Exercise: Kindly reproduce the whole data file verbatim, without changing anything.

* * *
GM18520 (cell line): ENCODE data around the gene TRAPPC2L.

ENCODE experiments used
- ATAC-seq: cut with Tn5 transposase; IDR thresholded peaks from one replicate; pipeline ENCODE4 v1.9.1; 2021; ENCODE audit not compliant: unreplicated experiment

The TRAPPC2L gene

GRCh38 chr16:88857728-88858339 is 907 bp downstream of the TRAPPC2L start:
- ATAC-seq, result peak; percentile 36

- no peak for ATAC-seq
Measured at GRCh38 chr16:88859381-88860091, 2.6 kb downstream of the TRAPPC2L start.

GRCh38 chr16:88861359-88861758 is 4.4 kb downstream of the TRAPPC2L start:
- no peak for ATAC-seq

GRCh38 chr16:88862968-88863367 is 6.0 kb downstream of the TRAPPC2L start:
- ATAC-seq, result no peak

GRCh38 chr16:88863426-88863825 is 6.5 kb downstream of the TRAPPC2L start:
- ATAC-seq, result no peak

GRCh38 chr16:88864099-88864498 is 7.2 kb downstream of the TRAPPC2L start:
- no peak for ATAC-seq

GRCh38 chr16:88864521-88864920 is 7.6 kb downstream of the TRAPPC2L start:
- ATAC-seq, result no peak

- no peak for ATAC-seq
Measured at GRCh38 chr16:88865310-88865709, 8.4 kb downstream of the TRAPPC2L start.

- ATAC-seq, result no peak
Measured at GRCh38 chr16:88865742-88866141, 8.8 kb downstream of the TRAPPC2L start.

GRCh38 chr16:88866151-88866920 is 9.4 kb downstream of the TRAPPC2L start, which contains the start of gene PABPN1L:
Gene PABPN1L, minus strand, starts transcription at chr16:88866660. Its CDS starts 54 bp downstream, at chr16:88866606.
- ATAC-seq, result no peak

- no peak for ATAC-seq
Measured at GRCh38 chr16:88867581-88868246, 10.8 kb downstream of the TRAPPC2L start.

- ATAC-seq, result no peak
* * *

GM18520 (cell line): ENCODE data around the gene TRAPPC2L.

ENCODE experiments used
- ATAC-seq: cut with Tn5 transposase; IDR thresholded peaks from one replicate; pipeline ENCODE4 v1.9.1; 2021; ENCODE audit not compliant: unreplicated experiment

The TRAPPC2L gene

GRCh38 chr16:88857728-88858339 is 907 bp downstream of the TRAPPC2L start:
- ATAC-seq, result peak; percentile 36

- no peak for ATAC-seq
Measured at GRCh38 chr16:88859381-88860091, 2.6 kb downstream of the TRAPPC2L start.

GRCh38 chr16:88861359-88861758 is 4.4 kb downstream of the TRAPPC2L start:
- no peak for ATAC-seq

GRCh38 chr16:88862968-88863367 is 6.0 kb downstream of the TRAPPC2L start:
- ATAC-seq, result no peak

GRCh38 chr16:88863426-88863825 is 6.5 kb downstream of the TRAPPC2L start:
- ATAC-seq, result no peak

GRCh38 chr16:88864099-88864498 is 7.2 kb downstream of the TRAPPC2L start:
- no peak for ATAC-seq

GRCh38 chr16:88864521-88864920 is 7.6 kb downstream of the TRAPPC2L start:
- ATAC-seq, result no peak

- no peak for ATAC-seq
Measured at GRCh38 chr16:88865310-88865709, 8.4 kb downstream of the TRAPPC2L start.

- ATAC-seq, result no peak
Measured at GRCh38 chr16:88865742-88866141, 8.8 kb downstream of the TRAPPC2L start.

GRCh38 chr16:88866151-88866920 is 9.4 kb downstream of the TRAPPC2L start, which contains the start of gene PABPN1L:
Gene PABPN1L, minus strand, starts transcription at chr16:88866660. Its CDS starts 54 bp downstream, at chr16:88866606.
- ATAC-seq, result no peak

- no peak for ATAC-seq
Measured at GRCh38 chr16:88867581-88868246, 10.8 kb downstream of the TRAPPC2L start.

- ATAC-seq, result no peak